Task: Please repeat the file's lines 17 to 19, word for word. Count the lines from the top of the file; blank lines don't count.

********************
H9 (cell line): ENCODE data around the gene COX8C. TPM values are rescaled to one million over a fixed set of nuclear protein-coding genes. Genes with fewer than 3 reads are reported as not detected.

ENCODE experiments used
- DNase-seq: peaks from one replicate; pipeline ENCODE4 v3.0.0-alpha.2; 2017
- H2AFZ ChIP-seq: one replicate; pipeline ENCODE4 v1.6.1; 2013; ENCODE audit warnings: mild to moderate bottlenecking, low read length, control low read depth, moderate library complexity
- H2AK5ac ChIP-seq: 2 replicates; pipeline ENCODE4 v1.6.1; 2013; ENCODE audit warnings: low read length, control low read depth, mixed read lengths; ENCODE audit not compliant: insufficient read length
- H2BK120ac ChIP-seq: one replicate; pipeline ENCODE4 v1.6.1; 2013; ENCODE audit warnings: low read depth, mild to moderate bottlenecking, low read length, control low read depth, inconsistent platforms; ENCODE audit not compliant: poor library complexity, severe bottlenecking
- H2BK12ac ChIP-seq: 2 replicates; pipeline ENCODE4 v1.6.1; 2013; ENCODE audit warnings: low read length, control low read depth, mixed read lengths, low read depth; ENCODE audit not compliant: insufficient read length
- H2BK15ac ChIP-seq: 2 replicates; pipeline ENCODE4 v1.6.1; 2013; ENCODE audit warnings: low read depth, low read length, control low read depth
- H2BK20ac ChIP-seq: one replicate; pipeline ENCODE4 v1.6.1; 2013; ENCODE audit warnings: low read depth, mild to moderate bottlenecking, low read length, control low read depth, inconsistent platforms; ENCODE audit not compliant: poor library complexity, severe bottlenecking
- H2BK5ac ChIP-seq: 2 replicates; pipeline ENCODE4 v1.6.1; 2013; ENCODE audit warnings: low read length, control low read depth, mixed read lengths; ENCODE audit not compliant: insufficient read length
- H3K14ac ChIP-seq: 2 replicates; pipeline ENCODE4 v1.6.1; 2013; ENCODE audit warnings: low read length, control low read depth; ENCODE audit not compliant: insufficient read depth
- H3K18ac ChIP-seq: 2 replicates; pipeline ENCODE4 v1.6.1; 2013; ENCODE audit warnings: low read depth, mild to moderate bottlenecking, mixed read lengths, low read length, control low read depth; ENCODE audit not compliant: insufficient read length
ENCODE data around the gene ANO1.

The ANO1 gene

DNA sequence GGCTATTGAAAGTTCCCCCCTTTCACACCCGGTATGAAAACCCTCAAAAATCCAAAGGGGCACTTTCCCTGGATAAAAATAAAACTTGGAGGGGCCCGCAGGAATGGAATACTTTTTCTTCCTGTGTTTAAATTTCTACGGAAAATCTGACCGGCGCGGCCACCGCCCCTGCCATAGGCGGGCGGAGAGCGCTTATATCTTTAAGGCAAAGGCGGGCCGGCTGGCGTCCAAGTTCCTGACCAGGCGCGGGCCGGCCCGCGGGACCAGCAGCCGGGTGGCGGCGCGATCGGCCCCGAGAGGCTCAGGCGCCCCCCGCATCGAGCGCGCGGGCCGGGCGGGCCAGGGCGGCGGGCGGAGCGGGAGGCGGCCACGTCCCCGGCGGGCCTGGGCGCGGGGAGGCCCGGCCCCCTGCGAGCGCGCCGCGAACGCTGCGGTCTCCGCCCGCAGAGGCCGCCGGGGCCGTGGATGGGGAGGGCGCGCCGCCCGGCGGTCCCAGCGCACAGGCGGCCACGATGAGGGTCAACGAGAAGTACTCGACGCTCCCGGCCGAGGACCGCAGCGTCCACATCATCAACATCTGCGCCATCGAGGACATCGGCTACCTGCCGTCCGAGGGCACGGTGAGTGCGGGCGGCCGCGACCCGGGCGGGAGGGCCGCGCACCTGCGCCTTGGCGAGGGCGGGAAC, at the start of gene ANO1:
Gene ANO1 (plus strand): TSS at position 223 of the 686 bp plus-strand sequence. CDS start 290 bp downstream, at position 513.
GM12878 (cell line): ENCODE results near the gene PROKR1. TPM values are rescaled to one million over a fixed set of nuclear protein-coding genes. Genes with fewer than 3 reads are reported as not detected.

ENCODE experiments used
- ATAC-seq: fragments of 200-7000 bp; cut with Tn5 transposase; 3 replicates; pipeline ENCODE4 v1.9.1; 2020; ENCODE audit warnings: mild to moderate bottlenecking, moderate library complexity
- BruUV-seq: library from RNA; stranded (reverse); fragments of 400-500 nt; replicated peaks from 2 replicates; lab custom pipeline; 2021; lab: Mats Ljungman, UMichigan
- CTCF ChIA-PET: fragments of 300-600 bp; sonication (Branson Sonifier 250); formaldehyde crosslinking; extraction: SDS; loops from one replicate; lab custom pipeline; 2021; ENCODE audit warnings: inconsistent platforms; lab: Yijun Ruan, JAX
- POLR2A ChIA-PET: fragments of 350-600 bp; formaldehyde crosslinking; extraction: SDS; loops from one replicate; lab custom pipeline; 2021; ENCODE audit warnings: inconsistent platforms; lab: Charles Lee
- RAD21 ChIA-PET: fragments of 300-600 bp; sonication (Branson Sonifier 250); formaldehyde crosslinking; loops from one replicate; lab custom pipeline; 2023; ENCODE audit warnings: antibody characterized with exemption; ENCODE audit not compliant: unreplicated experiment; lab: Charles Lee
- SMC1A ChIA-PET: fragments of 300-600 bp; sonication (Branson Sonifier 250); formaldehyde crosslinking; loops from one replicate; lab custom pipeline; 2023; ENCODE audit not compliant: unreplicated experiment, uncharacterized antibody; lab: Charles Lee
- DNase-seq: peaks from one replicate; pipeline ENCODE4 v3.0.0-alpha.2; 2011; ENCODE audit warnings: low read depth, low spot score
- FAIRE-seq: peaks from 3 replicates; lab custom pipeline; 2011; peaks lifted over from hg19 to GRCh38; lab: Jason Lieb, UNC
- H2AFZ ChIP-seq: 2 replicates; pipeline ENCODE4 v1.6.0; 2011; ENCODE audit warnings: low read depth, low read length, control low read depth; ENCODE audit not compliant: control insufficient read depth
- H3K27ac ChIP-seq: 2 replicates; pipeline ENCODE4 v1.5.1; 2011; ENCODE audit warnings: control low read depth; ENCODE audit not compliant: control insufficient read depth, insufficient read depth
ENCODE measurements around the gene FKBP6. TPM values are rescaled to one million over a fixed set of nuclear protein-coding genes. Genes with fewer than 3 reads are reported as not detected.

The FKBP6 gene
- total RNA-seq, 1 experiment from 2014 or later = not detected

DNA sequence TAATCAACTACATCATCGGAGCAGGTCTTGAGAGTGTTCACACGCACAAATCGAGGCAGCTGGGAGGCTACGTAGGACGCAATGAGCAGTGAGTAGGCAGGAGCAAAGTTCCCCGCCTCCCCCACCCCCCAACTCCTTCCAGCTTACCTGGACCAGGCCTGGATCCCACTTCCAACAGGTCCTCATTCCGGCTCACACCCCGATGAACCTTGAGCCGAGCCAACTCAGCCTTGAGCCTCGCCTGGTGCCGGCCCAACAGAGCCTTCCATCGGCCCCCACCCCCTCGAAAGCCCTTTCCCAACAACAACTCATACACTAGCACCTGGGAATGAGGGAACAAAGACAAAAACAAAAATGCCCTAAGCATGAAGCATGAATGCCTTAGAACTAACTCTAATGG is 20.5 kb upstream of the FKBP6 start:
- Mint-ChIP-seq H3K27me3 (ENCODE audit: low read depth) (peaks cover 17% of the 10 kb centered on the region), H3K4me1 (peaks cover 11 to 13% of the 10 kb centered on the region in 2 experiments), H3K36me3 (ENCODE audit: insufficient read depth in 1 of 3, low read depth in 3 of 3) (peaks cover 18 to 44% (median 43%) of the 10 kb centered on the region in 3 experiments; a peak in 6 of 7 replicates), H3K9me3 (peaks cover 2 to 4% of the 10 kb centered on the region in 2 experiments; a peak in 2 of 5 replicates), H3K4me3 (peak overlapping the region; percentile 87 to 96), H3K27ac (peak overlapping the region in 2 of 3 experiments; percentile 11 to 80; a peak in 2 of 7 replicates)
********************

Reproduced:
GM12878 (cell line): ENCODE results near the gene PROKR1. TPM values are rescaled to one million over a fixed set of nuclear protein-coding genes. Genes with fewer than 3 reads are reported as not detected.

ENCODE experiments used
- ATAC-seq: fragments of 200-7000 bp; cut with Tn5 transposase; 3 replicates; pipeline ENCODE4 v1.9.1; 2020; ENCODE audit warnings: mild to moderate bottlenecking, moderate library complexity